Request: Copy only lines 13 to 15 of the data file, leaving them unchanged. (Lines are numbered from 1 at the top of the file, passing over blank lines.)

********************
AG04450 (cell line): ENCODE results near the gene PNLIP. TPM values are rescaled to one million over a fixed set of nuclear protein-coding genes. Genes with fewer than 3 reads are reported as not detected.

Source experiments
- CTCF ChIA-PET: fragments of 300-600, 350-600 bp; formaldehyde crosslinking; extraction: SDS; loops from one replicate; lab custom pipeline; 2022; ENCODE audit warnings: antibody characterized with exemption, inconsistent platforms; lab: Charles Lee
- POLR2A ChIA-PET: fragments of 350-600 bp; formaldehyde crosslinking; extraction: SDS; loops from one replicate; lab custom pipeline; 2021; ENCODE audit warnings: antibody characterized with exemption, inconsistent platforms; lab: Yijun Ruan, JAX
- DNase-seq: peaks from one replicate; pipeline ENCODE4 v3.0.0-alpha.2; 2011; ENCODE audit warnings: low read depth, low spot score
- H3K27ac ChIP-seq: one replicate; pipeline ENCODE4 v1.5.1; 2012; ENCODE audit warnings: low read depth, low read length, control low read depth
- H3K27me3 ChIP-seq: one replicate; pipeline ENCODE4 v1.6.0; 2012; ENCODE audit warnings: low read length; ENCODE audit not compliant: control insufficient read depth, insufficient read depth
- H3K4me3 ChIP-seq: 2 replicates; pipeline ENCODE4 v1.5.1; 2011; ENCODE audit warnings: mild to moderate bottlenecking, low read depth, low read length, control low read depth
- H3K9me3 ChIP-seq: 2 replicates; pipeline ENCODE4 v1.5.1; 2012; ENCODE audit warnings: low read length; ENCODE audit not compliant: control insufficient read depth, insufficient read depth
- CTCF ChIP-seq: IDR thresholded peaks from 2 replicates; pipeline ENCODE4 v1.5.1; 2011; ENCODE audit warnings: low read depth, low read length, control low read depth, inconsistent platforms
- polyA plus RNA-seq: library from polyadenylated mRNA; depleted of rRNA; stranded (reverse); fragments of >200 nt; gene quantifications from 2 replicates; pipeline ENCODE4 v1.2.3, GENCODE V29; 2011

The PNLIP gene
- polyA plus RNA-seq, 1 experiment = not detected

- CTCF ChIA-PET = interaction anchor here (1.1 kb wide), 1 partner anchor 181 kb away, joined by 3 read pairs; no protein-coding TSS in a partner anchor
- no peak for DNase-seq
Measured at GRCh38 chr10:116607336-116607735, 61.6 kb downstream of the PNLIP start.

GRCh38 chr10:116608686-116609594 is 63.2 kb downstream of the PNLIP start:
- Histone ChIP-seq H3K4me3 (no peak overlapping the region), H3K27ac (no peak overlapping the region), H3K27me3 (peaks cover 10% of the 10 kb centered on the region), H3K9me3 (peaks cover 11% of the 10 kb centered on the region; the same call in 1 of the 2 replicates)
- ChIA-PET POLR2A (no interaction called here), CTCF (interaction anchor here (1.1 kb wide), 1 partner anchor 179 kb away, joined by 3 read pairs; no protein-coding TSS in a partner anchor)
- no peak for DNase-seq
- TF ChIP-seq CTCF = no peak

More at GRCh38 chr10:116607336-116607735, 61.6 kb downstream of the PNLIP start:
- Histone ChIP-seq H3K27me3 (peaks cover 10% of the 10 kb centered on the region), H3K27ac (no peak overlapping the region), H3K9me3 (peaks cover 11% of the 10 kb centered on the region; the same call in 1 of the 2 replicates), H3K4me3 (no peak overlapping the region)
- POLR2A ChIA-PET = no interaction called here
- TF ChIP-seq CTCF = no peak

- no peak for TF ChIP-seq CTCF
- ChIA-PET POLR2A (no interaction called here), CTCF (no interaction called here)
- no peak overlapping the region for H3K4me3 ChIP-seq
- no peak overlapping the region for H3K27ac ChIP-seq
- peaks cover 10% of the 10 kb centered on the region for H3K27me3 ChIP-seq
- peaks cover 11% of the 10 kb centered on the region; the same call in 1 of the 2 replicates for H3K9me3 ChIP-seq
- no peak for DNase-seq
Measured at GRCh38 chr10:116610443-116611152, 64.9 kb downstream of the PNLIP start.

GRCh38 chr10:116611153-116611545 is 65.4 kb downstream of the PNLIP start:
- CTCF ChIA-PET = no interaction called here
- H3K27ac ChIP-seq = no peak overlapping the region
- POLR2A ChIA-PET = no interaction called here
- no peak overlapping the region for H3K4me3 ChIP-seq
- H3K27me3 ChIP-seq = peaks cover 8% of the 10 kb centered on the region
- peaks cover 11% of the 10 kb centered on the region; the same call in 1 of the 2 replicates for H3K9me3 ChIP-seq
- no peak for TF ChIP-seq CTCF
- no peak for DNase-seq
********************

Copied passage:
- polyA plus RNA-seq, 1 experiment = not detected

- CTCF ChIA-PET = interaction anchor here (1.1 kb wide), 1 partner anchor 181 kb away, joined by 3 read pairs; no protein-coding TSS in a partner anchor
- no peak for DNase-seq